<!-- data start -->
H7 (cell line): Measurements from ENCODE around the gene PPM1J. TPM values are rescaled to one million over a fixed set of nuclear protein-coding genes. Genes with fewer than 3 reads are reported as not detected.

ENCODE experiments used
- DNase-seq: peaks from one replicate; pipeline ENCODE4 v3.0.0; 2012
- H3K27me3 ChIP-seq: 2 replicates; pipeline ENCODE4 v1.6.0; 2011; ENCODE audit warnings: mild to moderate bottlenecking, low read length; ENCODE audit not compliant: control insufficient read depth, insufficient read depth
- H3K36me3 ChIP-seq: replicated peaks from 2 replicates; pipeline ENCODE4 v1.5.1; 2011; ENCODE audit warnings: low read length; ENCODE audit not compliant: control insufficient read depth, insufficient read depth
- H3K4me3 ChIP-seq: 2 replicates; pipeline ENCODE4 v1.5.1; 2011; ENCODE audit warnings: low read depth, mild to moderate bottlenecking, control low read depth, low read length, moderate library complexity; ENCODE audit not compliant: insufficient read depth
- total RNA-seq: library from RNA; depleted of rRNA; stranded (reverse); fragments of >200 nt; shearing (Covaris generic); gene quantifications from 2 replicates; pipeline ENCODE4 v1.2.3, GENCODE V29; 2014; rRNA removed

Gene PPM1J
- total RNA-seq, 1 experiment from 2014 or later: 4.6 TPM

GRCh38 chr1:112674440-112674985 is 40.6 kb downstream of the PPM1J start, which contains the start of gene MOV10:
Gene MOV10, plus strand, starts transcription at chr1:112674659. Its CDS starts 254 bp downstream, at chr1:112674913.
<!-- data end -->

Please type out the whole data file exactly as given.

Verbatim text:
H7 (cell line): Measurements from ENCODE around the gene PPM1J. TPM values are rescaled to one million over a fixed set of nuclear protein-coding genes. Genes with fewer than 3 reads are reported as not detected.

ENCODE experiments used
- DNase-seq: peaks from one replicate; pipeline ENCODE4 v3.0.0; 2012
- H3K27me3 ChIP-seq: 2 replicates; pipeline ENCODE4 v1.6.0; 2011; ENCODE audit warnings: mild to moderate bottlenecking, low read length; ENCODE audit not compliant: control insufficient read depth, insufficient read depth
- H3K36me3 ChIP-seq: replicated peaks from 2 replicates; pipeline ENCODE4 v1.5.1; 2011; ENCODE audit warnings: low read length; ENCODE audit not compliant: control insufficient read depth, insufficient read depth
- H3K4me3 ChIP-seq: 2 replicates; pipeline ENCODE4 v1.5.1; 2011; ENCODE audit warnings: low read depth, mild to moderate bottlenecking, control low read depth, low read length, moderate library complexity; ENCODE audit not compliant: insufficient read depth
- total RNA-seq: library from RNA; depleted of rRNA; stranded (reverse); fragments of >200 nt; shearing (Covaris generic); gene quantifications from 2 replicates; pipeline ENCODE4 v1.2.3, GENCODE V29; 2014; rRNA removed

Gene PPM1J
- total RNA-seq, 1 experiment from 2014 or later: 4.6 TPM

GRCh38 chr1:112674440-112674985 is 40.6 kb downstream of the PPM1J start, which contains the start of gene MOV10:
Gene MOV10, plus strand, starts transcription at chr1:112674659. Its CDS starts 254 bp downstream, at chr1:112674913.